Posted by: Tony Shannon | March 30, 2013

Commissioners and Providers

Within the next few days one of the most significant changes to the National Health Service comes to England.

From the 1st April, the NHS Commissioning Board (based in Leeds, England) formally takes over the running of the NHS. While it has been up in shadow format for some time now, this move is a landmark in the history of the NHS.

While it can be very difficult to comprehend all the changes in detail and while it is the subject of much debate within the NHS, what it key is the *split between the commissioning and the provision of healthcare*.

The NHS is a publicly funded healthcare system, i.e. paid by taxes. Over previous decades there have been previous efforts to develop an internal market within the NHS to promote competition has taken several forms (eg GP Fund Holding).

This latest initiative aims to promote, within the public sector, 2 separate sets of skills ..
..one around the commissioning of services (the analysis and buying power)
..another of the provision of services (the production of services and their related sales ).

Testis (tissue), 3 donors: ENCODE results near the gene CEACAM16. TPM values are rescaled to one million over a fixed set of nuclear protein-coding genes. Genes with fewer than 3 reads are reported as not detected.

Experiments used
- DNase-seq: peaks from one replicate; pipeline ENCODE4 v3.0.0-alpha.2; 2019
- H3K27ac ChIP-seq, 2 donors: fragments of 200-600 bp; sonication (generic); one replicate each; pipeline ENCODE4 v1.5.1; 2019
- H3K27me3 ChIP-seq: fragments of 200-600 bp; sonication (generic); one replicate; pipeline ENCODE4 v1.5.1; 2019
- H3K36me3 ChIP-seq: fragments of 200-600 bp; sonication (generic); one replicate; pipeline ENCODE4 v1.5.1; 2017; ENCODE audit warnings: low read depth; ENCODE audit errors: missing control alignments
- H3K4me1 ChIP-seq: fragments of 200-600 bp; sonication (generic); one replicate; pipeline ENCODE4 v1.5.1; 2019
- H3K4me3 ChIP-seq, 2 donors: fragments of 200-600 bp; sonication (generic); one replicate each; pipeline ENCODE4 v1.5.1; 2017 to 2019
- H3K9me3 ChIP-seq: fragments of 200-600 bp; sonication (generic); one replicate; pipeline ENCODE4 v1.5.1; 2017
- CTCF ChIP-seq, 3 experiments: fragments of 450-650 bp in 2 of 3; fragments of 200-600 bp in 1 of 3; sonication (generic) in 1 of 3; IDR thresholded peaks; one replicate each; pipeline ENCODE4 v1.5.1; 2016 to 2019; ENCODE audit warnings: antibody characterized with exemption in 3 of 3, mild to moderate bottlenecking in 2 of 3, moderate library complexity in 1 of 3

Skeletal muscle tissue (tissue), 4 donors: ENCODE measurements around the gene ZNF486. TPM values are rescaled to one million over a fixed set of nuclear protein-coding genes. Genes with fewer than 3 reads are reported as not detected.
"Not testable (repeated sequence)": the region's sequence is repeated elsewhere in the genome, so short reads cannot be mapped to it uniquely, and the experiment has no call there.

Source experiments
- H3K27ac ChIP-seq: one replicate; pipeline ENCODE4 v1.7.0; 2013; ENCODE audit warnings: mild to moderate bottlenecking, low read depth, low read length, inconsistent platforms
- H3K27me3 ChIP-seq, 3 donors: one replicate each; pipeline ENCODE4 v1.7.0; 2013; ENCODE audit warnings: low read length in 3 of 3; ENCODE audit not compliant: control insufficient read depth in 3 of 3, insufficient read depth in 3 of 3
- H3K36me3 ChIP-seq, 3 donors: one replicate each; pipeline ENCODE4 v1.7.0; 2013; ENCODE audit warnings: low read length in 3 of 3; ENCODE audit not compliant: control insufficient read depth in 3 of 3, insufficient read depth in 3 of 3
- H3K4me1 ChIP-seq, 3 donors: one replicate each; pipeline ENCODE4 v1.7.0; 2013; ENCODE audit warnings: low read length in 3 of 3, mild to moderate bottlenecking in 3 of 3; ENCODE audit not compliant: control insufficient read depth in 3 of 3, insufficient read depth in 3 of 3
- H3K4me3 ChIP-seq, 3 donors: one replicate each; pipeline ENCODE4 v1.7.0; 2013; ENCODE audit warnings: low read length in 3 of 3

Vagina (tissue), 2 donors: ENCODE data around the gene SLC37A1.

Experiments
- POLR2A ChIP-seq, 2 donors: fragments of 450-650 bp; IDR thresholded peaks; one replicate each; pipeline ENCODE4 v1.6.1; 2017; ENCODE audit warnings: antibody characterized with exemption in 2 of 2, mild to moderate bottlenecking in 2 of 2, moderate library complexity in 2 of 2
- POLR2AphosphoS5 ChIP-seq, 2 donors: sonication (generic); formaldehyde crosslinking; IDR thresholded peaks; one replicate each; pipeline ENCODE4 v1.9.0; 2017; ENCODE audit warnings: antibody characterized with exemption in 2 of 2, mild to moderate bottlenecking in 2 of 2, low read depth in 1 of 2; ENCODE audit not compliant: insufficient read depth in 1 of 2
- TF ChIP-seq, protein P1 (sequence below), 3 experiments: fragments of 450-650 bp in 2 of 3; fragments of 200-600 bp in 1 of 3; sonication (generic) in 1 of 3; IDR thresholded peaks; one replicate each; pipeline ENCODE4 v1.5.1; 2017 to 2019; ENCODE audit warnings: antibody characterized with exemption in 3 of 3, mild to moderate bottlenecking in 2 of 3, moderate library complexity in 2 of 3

There are similarities in this model and that of the social/healthcare insurance models that are seen elsewhere in the world..
..where the insurance companies generally act in that buying role ,
..while healthcare providers provide..
..and patients shop for the care they need/want.

My understanding is that there is a subtle but important difference seems to be part of the commissioning/provider split…
.. that commissioning should be done in advance to help project the value and cost of care by local area/clinical condition etc.
So there is a prospective planning aspect to the idea. Which should in theory help foster a different ecosystem than others..

It is assumed that the move should promote the funding of evidenced based care and hope to avoid unnecessary healthcare activity which does not improve clinical outcomes yet adds costs to the healthcare system.

Looking beyond the current changes, if one looks at other business sectors, my instinct is that this split is here to stay, whatever model of healthcare funding you use.
It is clear that as Walmart , Amazon , Tesco etc have shown how the retail trade has been shaken up entirely within the last century, so too will such changes come to healthcare.. most likely to the provision of healthcare in some shape or form as we are already seeing in many countries.
If “HealthMart” the global healthcare provider comes to be any time soon..then what will also be needed will be skills and expertise to oversee and govern such providers of healthcare.
Healthcare cant easily be purchased by the layman without some independent guidance and advice on how ones money should be spent.

So my sense is the role of commissioners in healthcare, in some shape or form is  here to stay…

 

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